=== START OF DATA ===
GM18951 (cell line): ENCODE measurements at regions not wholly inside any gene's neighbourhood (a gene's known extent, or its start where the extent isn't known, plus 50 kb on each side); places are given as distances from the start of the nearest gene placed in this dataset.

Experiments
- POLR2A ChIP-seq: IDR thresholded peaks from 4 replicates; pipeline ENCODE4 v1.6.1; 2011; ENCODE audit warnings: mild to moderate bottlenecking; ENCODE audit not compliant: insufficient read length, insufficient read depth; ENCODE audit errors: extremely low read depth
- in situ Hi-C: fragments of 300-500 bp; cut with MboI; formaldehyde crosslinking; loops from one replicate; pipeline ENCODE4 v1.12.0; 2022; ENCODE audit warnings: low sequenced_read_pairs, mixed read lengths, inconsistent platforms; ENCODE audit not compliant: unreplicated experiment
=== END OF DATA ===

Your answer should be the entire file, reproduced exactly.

GM18951 (cell line): ENCODE measurements at regions not wholly inside any gene's neighbourhood (a gene's known extent, or its start where the extent isn't known, plus 50 kb on each side); places are given as distances from the start of the nearest gene placed in this dataset.

Experiments
- POLR2A ChIP-seq: IDR thresholded peaks from 4 replicates; pipeline ENCODE4 v1.6.1; 2011; ENCODE audit warnings: mild to moderate bottlenecking; ENCODE audit not compliant: insufficient read length, insufficient read depth; ENCODE audit errors: extremely low read depth
- in situ Hi-C: fragments of 300-500 bp; cut with MboI; formaldehyde crosslinking; loops from one replicate; pipeline ENCODE4 v1.12.0; 2022; ENCODE audit warnings: low sequenced_read_pairs, mixed read lengths, inconsistent platforms; ENCODE audit not compliant: unreplicated experiment